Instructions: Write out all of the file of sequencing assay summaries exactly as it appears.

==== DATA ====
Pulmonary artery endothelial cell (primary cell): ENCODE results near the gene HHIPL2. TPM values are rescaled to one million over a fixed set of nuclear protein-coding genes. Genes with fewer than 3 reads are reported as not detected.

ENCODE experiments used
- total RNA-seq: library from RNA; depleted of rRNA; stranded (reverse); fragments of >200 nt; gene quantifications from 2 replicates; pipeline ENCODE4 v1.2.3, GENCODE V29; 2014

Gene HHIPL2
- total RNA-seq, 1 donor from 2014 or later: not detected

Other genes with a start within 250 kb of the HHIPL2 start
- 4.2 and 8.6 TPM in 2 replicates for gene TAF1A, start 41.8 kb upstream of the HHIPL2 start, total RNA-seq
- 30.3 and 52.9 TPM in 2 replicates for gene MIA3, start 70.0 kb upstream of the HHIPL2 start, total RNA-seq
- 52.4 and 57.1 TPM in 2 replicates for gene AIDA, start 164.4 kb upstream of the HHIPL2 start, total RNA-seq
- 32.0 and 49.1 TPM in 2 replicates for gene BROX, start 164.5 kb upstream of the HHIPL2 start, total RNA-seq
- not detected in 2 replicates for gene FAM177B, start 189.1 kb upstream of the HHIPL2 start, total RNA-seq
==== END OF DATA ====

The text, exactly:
Pulmonary artery endothelial cell (primary cell): ENCODE results near the gene HHIPL2. TPM values are rescaled to one million over a fixed set of nuclear protein-coding genes. Genes with fewer than 3 reads are reported as not detected.

ENCODE experiments used
- total RNA-seq: library from RNA; depleted of rRNA; stranded (reverse); fragments of >200 nt; gene quantifications from 2 replicates; pipeline ENCODE4 v1.2.3, GENCODE V29; 2014

Gene HHIPL2
- total RNA-seq, 1 donor from 2014 or later: not detected

Other genes with a start within 250 kb of the HHIPL2 start
- 4.2 and 8.6 TPM in 2 replicates for gene TAF1A, start 41.8 kb upstream of the HHIPL2 start, total RNA-seq
- 30.3 and 52.9 TPM in 2 replicates for gene MIA3, start 70.0 kb upstream of the HHIPL2 start, total RNA-seq
- 52.4 and 57.1 TPM in 2 replicates for gene AIDA, start 164.4 kb upstream of the HHIPL2 start, total RNA-seq
- 32.0 and 49.1 TPM in 2 replicates for gene BROX, start 164.5 kb upstream of the HHIPL2 start, total RNA-seq
- not detected in 2 replicates for gene FAM177B, start 189.1 kb upstream of the HHIPL2 start, total RNA-seq